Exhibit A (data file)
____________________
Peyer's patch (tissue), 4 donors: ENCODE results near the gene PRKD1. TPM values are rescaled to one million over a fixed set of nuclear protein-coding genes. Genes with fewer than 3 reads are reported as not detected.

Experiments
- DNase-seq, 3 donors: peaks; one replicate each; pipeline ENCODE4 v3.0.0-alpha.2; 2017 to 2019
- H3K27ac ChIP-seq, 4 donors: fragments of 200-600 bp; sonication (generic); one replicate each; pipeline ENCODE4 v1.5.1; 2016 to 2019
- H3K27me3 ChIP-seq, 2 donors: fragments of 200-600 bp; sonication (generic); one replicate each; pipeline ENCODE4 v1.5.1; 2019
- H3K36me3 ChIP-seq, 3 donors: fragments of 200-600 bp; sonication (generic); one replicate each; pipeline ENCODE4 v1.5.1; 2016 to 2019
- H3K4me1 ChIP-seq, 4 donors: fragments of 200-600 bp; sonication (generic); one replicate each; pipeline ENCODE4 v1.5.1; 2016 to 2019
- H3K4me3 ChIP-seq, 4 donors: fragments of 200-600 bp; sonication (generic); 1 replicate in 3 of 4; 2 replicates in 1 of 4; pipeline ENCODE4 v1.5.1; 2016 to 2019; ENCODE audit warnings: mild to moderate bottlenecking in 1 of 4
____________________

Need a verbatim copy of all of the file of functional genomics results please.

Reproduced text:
Peyer's patch (tissue), 4 donors: ENCODE results near the gene PRKD1. TPM values are rescaled to one million over a fixed set of nuclear protein-coding genes. Genes with fewer than 3 reads are reported as not detected.

Experiments
- DNase-seq, 3 donors: peaks; one replicate each; pipeline ENCODE4 v3.0.0-alpha.2; 2017 to 2019
- H3K27ac ChIP-seq, 4 donors: fragments of 200-600 bp; sonication (generic); one replicate each; pipeline ENCODE4 v1.5.1; 2016 to 2019
- H3K27me3 ChIP-seq, 2 donors: fragments of 200-600 bp; sonication (generic); one replicate each; pipeline ENCODE4 v1.5.1; 2019
- H3K36me3 ChIP-seq, 3 donors: fragments of 200-600 bp; sonication (generic); one replicate each; pipeline ENCODE4 v1.5.1; 2016 to 2019
- H3K4me1 ChIP-seq, 4 donors: fragments of 200-600 bp; sonication (generic); one replicate each; pipeline ENCODE4 v1.5.1; 2016 to 2019
- H3K4me3 ChIP-seq, 4 donors: fragments of 200-600 bp; sonication (generic); 1 replicate in 3 of 4; 2 replicates in 1 of 4; pipeline ENCODE4 v1.5.1; 2016 to 2019; ENCODE audit warnings: mild to moderate bottlenecking in 1 of 4